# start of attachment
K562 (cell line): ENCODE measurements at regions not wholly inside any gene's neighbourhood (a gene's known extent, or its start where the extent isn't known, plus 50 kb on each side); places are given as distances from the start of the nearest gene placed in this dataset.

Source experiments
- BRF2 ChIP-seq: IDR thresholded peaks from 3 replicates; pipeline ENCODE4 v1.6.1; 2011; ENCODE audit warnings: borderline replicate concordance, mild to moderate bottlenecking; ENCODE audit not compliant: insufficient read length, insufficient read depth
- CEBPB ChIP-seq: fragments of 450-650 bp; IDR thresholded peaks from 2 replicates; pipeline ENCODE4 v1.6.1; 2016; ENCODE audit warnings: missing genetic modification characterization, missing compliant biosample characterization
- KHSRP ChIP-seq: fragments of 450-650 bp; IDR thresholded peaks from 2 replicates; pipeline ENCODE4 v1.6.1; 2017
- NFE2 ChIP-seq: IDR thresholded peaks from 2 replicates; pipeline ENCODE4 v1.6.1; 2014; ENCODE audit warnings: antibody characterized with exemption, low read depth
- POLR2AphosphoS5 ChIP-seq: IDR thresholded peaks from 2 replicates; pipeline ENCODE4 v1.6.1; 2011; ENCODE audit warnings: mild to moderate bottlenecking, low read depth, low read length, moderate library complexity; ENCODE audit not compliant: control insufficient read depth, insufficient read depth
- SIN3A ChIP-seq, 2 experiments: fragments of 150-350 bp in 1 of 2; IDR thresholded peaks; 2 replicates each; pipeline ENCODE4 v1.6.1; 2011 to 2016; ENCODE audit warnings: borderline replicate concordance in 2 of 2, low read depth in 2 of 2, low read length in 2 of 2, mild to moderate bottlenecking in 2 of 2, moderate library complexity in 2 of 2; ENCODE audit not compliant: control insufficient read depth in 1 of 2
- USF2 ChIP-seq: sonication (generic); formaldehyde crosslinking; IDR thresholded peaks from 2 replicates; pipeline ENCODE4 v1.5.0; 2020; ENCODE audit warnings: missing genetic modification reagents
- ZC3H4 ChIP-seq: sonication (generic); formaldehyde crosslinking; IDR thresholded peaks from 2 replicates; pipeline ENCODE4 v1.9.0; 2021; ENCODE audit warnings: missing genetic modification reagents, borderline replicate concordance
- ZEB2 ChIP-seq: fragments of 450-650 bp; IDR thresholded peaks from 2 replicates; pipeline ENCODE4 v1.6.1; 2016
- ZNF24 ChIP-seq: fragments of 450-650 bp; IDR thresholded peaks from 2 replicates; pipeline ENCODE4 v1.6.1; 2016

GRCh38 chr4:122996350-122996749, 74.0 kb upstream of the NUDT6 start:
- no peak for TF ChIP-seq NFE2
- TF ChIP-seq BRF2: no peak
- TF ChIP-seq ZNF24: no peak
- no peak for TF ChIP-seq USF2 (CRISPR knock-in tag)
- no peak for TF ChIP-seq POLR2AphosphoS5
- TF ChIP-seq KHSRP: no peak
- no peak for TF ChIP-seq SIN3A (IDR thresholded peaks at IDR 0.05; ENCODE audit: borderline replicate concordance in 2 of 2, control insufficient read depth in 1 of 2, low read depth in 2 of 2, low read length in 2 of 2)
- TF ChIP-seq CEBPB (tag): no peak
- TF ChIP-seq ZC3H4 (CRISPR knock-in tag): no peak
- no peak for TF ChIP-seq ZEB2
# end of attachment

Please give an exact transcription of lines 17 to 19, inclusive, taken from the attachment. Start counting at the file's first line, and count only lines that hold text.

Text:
- no peak for TF ChIP-seq USF2 (CRISPR knock-in tag)
- no peak for TF ChIP-seq POLR2AphosphoS5
- TF ChIP-seq KHSRP: no peak